Choosing an Avalanche Shovel




Choosing an Avalanche Shovel

Avalanche Shovels: Improve safety in the backcountry!

If you ski, snowboard or snowmobile in the backcountry, avalanche safety gear is essential. Every person in your group must pack a shovel, a beacon and a probe. Of course knowing how to use this equipment can make the difference between survival and disaster. With the right shovel and the right technique, you can dig avalanche victims out of the snow faster, greatly increasing their chances of survival. Your shovel also comes in handy for digging pits to test snow stability, building jumps and digging out your snowmobile or other vehicles.

Consider the following factors when choosing an avalanche shovel:

Material: metal shovels, typically aluminum, offer the best strength-to-weight ratio. Plastic shovels are lighter but aren’t suitable for avalanche rescue situations.

Shaft Material: a lightweight carbon shaft is an excellent option but they’re more expensive.

Blade Shape and Size: larger blades can move more snow, but they require more effort, causing greater fatigue. Smaller shovels allow for faster and longer shoveling sessions. Try different sizes to find the most effective one for you.

Packability: the shovel blade should fit easily into your pack. Consider blade features like flat surfaces for smooth pit walls, serrations for cutting through snow and ice, and holes for building snow anchors and rescue sleds.

Handle and Grip: experiment with different handle types to find the best fit for you while digging. Telescoping shafts offer more leverage when extended, while shorter shafts are more convenient in tight spaces. Grip types vary. T- and L-shaped grips are lighter and more compact, and D-shaped grips are larger and more comfortable (especially if you wear mittens).

Weight: light shovels are preferable for touring, but prioritize reliability and effectiveness in rescue situations. Opt for a slightly heavier shovel if you’re unsure, as it makes chopping, digging, and moving snow easier and more efficient.

By selecting the right shovel and familiarizing yourself with strategic shoveling techniques, you’ll save time and energy during rescue operations.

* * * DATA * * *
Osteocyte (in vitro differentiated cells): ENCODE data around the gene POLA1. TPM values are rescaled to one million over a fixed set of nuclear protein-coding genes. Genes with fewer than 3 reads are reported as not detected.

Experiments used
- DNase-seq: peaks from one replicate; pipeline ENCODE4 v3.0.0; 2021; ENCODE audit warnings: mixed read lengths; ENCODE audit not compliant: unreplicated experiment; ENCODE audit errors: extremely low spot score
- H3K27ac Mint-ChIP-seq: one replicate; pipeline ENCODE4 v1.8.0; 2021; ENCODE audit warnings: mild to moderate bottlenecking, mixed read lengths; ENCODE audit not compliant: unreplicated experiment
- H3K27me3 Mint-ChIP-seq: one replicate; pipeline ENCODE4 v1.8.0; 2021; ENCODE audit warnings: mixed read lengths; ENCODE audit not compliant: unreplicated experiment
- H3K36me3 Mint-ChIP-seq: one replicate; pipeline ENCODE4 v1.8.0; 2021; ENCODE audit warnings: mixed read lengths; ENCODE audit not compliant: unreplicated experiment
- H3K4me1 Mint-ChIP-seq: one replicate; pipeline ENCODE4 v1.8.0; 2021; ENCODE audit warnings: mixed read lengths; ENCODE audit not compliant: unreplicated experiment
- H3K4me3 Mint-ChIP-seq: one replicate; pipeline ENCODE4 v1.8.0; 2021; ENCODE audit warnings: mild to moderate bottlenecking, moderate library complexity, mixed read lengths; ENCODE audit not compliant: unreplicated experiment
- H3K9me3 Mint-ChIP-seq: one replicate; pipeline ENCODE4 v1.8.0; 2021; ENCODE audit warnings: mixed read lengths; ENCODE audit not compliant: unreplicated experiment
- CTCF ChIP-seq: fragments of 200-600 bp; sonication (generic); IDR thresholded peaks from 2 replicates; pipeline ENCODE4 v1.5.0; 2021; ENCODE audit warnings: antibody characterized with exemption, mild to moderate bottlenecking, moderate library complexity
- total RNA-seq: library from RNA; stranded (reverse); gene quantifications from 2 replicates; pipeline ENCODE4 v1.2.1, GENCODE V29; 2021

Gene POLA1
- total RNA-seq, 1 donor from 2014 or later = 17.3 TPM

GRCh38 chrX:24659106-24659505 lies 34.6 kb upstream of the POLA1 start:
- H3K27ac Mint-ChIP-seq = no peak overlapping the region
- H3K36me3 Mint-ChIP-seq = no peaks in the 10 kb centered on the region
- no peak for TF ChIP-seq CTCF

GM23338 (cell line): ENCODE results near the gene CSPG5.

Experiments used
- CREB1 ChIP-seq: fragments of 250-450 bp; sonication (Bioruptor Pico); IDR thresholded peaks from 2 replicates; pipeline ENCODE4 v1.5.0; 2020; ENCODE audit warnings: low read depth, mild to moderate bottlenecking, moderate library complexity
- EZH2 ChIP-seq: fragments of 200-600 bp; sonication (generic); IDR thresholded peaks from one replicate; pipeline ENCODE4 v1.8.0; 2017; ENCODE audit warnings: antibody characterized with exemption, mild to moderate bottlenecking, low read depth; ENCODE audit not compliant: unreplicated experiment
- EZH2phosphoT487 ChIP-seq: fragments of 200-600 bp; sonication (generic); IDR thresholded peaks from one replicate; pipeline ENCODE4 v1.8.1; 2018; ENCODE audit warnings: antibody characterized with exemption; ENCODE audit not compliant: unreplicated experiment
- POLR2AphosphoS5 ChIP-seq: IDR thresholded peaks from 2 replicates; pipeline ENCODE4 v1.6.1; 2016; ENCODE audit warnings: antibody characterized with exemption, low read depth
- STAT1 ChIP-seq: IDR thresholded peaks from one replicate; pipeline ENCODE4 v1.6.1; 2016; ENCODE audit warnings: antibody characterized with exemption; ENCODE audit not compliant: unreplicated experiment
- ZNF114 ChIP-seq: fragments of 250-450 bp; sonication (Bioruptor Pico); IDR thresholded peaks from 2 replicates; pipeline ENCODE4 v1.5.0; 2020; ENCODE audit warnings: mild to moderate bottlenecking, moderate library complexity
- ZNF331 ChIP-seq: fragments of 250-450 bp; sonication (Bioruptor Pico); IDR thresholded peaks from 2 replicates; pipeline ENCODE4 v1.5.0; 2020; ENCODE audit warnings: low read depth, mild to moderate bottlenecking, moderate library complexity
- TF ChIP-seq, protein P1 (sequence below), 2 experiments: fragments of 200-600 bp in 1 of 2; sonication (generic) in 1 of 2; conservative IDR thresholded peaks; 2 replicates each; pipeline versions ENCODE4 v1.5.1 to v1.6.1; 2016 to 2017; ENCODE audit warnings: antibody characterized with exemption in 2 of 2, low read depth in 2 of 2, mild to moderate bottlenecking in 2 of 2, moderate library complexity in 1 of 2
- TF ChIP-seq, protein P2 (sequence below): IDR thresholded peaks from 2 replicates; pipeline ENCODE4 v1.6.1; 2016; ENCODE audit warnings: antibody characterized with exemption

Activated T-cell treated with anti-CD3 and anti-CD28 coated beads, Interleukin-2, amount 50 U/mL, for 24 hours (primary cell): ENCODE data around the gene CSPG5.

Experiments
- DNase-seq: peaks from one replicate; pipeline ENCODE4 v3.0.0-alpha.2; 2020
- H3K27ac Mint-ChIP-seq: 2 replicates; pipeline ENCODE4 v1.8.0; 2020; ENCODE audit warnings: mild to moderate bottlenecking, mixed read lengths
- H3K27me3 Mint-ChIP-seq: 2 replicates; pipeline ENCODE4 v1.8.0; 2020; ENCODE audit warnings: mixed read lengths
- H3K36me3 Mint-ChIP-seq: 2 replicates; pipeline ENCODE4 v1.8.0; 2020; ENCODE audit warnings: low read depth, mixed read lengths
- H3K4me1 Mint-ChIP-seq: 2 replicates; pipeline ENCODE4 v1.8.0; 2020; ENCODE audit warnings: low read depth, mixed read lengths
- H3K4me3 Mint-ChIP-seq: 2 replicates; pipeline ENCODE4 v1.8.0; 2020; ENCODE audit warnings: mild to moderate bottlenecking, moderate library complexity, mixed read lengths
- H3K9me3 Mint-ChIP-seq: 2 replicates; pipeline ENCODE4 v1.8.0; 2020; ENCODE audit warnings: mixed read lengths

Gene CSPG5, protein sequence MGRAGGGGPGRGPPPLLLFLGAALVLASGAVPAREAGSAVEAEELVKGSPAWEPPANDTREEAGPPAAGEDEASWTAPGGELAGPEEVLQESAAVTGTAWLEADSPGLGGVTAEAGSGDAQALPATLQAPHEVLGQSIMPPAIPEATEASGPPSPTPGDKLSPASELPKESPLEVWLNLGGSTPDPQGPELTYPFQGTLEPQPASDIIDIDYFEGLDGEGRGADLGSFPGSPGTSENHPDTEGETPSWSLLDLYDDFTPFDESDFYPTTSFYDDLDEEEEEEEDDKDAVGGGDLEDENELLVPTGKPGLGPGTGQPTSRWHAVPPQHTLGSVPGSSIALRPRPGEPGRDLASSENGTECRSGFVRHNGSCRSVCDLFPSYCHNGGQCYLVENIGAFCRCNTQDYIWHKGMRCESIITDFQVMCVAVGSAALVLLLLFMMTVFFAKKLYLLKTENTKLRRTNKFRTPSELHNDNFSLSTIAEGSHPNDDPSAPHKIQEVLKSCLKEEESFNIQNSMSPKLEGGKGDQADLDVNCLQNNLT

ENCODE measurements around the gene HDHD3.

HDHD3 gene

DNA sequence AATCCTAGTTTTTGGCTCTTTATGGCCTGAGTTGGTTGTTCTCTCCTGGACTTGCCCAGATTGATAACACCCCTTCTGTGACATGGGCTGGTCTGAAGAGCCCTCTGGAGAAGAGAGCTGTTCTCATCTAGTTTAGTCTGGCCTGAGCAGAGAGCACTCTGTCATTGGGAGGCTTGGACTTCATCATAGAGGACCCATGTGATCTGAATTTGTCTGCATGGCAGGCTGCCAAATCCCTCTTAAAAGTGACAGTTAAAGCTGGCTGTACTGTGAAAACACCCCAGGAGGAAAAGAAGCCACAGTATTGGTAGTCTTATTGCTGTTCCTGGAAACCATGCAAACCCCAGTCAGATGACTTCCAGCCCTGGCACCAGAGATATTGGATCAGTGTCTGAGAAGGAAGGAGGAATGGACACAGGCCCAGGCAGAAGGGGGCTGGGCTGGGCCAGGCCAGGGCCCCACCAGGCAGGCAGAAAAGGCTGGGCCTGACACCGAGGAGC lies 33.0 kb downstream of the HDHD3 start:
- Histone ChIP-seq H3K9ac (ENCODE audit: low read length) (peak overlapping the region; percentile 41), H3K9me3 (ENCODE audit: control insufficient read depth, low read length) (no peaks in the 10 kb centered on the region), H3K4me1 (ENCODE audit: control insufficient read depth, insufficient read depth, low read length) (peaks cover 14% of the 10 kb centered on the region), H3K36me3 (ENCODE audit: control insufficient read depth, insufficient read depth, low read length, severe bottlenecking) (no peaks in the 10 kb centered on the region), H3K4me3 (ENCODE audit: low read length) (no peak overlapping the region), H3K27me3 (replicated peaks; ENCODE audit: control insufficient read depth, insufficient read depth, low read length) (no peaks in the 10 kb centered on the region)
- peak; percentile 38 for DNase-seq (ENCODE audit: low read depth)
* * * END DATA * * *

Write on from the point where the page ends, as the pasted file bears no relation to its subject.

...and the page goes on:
The Advantages of a Perforated Blade

A shovel with holes in the blade is often referred to as a perforated or serrated blade shovel.

This design offers unique functionality:

Snow Anchor Construction: holes in the blade allow you to build snow anchors more easily. By threading cord or rope through the holes and burying the shovel blade in the snow, you can create a secure anchor point for securing tents, tarps, or sleds.

Rescue Sled Construction: in emergency situations, a shovel with holes in the blade can be used to construct a rescue sled. By lashing together multiple shovels or using additional materials like poles or branches, you can create a makeshift sled to transport injured individuals over snow-covered terrain.

Improvised Snow Shelter: when building snow shelters such as igloos or snow caves, a shovel with holes in the blade can be helpful for shaping and compacting snow blocks. The holes allow you to grip and maneuver the shovel more easily.

Ice and Snow Removal: the serrated or perforated blade design of the shovel helps cut through compacted snow and ice. The holes also help to reduce the overall weight of the shovel, making it easier to handle during prolonged use.

Drainage and Water Management: in wet snow conditions or when dealing with slushy snowmelt, the holes in the shovel blade can help drain excess water, preventing it from accumulating and adding weight to the shovel.

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